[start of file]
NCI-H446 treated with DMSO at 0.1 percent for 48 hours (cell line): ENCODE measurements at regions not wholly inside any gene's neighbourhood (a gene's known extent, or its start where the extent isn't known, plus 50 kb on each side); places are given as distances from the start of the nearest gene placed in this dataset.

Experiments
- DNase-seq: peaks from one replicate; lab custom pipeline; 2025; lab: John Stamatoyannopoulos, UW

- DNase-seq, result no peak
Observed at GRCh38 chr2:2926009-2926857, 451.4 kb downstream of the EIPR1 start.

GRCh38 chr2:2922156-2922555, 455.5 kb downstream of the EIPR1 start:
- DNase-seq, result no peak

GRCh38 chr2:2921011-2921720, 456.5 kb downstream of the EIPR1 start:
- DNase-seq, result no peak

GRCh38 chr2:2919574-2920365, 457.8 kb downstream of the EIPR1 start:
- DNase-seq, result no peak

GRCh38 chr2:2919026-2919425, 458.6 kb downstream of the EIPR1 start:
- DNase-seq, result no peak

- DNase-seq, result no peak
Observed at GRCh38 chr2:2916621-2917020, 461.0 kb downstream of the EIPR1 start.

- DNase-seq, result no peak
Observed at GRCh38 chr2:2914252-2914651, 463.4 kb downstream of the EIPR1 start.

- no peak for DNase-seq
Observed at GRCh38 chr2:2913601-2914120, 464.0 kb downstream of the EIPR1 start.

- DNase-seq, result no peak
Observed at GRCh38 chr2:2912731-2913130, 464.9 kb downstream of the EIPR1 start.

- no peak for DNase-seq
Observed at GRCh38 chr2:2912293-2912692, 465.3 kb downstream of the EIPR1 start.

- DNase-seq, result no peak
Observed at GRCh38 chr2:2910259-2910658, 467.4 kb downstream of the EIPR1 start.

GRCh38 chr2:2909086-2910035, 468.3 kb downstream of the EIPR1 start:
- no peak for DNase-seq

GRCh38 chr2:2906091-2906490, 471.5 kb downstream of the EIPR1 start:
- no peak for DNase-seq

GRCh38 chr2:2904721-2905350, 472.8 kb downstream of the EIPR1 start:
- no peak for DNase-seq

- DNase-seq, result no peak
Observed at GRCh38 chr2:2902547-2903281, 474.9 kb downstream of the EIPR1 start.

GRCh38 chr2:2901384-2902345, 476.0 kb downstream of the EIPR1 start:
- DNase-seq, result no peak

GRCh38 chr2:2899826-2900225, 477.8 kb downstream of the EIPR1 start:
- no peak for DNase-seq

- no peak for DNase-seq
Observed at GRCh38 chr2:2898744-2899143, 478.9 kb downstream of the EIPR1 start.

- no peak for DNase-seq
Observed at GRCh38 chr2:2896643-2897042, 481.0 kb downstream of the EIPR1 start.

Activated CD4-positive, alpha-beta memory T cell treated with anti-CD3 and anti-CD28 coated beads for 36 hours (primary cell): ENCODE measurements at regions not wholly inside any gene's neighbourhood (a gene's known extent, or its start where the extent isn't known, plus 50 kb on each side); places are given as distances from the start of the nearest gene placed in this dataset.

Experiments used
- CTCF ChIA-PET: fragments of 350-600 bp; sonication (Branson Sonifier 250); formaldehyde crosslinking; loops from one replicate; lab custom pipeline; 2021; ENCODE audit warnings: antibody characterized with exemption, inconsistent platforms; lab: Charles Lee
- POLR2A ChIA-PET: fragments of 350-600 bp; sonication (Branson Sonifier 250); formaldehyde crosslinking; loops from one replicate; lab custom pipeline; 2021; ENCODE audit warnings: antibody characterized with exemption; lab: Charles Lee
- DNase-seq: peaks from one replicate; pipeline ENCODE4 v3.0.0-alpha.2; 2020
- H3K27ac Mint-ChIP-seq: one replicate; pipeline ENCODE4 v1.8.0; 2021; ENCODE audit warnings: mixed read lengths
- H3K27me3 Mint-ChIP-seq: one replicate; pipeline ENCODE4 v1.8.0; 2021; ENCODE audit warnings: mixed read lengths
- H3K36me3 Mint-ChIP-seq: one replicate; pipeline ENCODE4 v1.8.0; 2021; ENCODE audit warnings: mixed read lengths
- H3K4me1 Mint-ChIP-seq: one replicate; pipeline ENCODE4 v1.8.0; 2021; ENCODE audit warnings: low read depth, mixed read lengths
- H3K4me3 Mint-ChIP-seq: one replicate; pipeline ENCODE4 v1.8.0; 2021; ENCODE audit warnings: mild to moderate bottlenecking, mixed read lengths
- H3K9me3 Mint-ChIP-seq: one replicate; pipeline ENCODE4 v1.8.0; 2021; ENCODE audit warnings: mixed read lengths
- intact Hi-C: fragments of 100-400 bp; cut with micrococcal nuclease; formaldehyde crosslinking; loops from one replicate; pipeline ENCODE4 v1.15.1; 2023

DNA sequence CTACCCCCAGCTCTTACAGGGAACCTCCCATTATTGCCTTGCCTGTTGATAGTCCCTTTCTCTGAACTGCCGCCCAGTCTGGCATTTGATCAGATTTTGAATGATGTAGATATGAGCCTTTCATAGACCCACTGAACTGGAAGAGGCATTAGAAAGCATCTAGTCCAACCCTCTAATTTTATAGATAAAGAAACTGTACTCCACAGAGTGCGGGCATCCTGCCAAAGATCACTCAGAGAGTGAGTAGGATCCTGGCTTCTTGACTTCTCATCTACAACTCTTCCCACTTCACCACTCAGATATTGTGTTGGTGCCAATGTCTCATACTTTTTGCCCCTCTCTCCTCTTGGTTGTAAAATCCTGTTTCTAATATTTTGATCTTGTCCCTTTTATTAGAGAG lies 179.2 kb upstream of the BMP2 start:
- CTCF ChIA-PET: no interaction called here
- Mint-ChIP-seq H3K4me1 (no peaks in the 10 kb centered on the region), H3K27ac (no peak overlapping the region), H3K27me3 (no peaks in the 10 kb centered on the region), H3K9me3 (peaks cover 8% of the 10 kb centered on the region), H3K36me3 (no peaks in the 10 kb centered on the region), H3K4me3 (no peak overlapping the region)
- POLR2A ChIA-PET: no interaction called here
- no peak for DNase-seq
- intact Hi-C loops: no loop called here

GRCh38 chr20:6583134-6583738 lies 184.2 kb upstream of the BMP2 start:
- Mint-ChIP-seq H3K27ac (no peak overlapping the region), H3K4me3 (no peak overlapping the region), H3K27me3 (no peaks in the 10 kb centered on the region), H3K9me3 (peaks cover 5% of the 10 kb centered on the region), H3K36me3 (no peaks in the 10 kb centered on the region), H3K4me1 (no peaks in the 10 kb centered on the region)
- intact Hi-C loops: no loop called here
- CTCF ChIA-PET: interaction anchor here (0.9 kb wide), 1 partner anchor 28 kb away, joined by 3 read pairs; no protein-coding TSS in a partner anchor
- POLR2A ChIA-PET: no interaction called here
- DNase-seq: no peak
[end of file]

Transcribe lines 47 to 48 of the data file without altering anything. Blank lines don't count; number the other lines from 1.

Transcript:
- H3K27ac Mint-ChIP-seq: one replicate; pipeline ENCODE4 v1.8.0; 2021; ENCODE audit warnings: mixed read lengths
- H3K27me3 Mint-ChIP-seq: one replicate; pipeline ENCODE4 v1.8.0; 2021; ENCODE audit warnings: mixed read lengths